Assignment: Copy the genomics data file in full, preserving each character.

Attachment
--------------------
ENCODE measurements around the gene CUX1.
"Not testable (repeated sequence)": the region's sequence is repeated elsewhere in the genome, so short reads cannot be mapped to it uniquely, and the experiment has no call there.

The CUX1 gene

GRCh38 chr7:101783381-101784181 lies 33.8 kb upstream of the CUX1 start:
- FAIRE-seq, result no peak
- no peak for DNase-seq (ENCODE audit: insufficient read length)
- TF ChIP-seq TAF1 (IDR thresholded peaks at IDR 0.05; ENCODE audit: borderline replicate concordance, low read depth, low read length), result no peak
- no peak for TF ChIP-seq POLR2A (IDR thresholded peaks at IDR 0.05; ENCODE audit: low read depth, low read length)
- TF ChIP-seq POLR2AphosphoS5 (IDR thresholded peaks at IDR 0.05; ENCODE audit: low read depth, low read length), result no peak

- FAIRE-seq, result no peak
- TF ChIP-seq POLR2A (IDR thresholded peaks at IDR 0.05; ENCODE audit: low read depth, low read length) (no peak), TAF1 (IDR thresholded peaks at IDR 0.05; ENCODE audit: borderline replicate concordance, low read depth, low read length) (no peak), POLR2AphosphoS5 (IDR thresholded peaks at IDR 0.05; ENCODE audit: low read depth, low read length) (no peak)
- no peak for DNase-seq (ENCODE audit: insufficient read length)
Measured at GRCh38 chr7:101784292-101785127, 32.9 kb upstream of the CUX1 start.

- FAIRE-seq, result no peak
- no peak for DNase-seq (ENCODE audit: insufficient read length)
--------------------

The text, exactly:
ENCODE measurements around the gene CUX1.
"Not testable (repeated sequence)": the region's sequence is repeated elsewhere in the genome, so short reads cannot be mapped to it uniquely, and the experiment has no call there.

The CUX1 gene

GRCh38 chr7:101783381-101784181 lies 33.8 kb upstream of the CUX1 start:
- FAIRE-seq, result no peak
- no peak for DNase-seq (ENCODE audit: insufficient read length)
- TF ChIP-seq TAF1 (IDR thresholded peaks at IDR 0.05; ENCODE audit: borderline replicate concordance, low read depth, low read length), result no peak
- no peak for TF ChIP-seq POLR2A (IDR thresholded peaks at IDR 0.05; ENCODE audit: low read depth, low read length)
- TF ChIP-seq POLR2AphosphoS5 (IDR thresholded peaks at IDR 0.05; ENCODE audit: low read depth, low read length), result no peak

- FAIRE-seq, result no peak
- TF ChIP-seq POLR2A (IDR thresholded peaks at IDR 0.05; ENCODE audit: low read depth, low read length) (no peak), TAF1 (IDR thresholded peaks at IDR 0.05; ENCODE audit: borderline replicate concordance, low read depth, low read length) (no peak), POLR2AphosphoS5 (IDR thresholded peaks at IDR 0.05; ENCODE audit: low read depth, low read length) (no peak)
- no peak for DNase-seq (ENCODE audit: insufficient read length)
Measured at GRCh38 chr7:101784292-101785127, 32.9 kb upstream of the CUX1 start.

- FAIRE-seq, result no peak
- no peak for DNase-seq (ENCODE audit: insufficient read length)